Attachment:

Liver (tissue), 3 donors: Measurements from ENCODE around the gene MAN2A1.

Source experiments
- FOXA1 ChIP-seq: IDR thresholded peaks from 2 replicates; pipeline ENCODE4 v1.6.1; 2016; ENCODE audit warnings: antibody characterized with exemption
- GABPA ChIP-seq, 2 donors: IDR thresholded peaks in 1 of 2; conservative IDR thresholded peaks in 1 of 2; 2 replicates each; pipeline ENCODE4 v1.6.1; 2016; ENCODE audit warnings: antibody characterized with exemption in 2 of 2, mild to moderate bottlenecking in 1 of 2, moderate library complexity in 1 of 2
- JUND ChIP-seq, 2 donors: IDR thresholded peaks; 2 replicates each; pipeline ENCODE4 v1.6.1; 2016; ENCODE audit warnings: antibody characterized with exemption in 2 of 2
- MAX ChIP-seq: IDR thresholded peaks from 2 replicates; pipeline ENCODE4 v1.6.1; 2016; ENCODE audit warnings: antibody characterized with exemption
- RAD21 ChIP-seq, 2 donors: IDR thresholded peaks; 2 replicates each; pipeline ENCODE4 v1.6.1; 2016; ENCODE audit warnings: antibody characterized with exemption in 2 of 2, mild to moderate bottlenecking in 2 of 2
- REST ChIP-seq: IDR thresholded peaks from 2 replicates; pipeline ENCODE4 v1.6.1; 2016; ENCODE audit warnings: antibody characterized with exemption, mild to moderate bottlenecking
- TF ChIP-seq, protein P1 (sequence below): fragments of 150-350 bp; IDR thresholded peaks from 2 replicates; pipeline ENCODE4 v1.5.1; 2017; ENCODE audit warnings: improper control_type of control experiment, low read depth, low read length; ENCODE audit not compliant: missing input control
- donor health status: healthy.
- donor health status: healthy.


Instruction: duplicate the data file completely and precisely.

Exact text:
Liver (tissue), 3 donors: Measurements from ENCODE around the gene MAN2A1.

Source experiments
- FOXA1 ChIP-seq: IDR thresholded peaks from 2 replicates; pipeline ENCODE4 v1.6.1; 2016; ENCODE audit warnings: antibody characterized with exemption
- GABPA ChIP-seq, 2 donors: IDR thresholded peaks in 1 of 2; conservative IDR thresholded peaks in 1 of 2; 2 replicates each; pipeline ENCODE4 v1.6.1; 2016; ENCODE audit warnings: antibody characterized with exemption in 2 of 2, mild to moderate bottlenecking in 1 of 2, moderate library complexity in 1 of 2
- JUND ChIP-seq, 2 donors: IDR thresholded peaks; 2 replicates each; pipeline ENCODE4 v1.6.1; 2016; ENCODE audit warnings: antibody characterized with exemption in 2 of 2
- MAX ChIP-seq: IDR thresholded peaks from 2 replicates; pipeline ENCODE4 v1.6.1; 2016; ENCODE audit warnings: antibody characterized with exemption
- RAD21 ChIP-seq, 2 donors: IDR thresholded peaks; 2 replicates each; pipeline ENCODE4 v1.6.1; 2016; ENCODE audit warnings: antibody characterized with exemption in 2 of 2, mild to moderate bottlenecking in 2 of 2
- REST ChIP-seq: IDR thresholded peaks from 2 replicates; pipeline ENCODE4 v1.6.1; 2016; ENCODE audit warnings: antibody characterized with exemption, mild to moderate bottlenecking
- TF ChIP-seq, protein P1 (sequence below): fragments of 150-350 bp; IDR thresholded peaks from 2 replicates; pipeline ENCODE4 v1.5.1; 2017; ENCODE audit warnings: improper control_type of control experiment, low read depth, low read length; ENCODE audit not compliant: missing input control
- donor health status: healthy.
- donor health status: healthy.